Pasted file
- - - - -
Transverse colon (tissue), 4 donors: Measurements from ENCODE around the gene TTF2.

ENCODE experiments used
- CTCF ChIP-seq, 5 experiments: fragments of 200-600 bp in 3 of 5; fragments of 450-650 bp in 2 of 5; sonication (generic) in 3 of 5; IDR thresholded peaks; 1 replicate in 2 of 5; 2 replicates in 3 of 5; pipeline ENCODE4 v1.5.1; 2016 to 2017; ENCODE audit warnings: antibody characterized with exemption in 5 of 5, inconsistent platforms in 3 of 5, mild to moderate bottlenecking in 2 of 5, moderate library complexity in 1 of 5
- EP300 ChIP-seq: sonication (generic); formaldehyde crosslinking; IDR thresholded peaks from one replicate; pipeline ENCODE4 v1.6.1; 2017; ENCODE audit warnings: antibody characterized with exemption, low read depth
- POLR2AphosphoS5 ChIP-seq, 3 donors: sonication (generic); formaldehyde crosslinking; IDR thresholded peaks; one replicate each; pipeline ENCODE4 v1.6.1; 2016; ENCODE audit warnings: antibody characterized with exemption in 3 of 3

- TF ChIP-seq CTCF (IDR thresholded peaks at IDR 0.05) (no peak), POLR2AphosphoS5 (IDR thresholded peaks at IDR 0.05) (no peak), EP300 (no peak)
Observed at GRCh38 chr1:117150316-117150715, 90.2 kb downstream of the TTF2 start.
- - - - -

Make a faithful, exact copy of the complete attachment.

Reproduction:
Transverse colon (tissue), 4 donors: Measurements from ENCODE around the gene TTF2.

ENCODE experiments used
- CTCF ChIP-seq, 5 experiments: fragments of 200-600 bp in 3 of 5; fragments of 450-650 bp in 2 of 5; sonication (generic) in 3 of 5; IDR thresholded peaks; 1 replicate in 2 of 5; 2 replicates in 3 of 5; pipeline ENCODE4 v1.5.1; 2016 to 2017; ENCODE audit warnings: antibody characterized with exemption in 5 of 5, inconsistent platforms in 3 of 5, mild to moderate bottlenecking in 2 of 5, moderate library complexity in 1 of 5
- EP300 ChIP-seq: sonication (generic); formaldehyde crosslinking; IDR thresholded peaks from one replicate; pipeline ENCODE4 v1.6.1; 2017; ENCODE audit warnings: antibody characterized with exemption, low read depth
- POLR2AphosphoS5 ChIP-seq, 3 donors: sonication (generic); formaldehyde crosslinking; IDR thresholded peaks; one replicate each; pipeline ENCODE4 v1.6.1; 2016; ENCODE audit warnings: antibody characterized with exemption in 3 of 3

- TF ChIP-seq CTCF (IDR thresholded peaks at IDR 0.05) (no peak), POLR2AphosphoS5 (IDR thresholded peaks at IDR 0.05) (no peak), EP300 (no peak)
Observed at GRCh38 chr1:117150316-117150715, 90.2 kb downstream of the TTF2 start.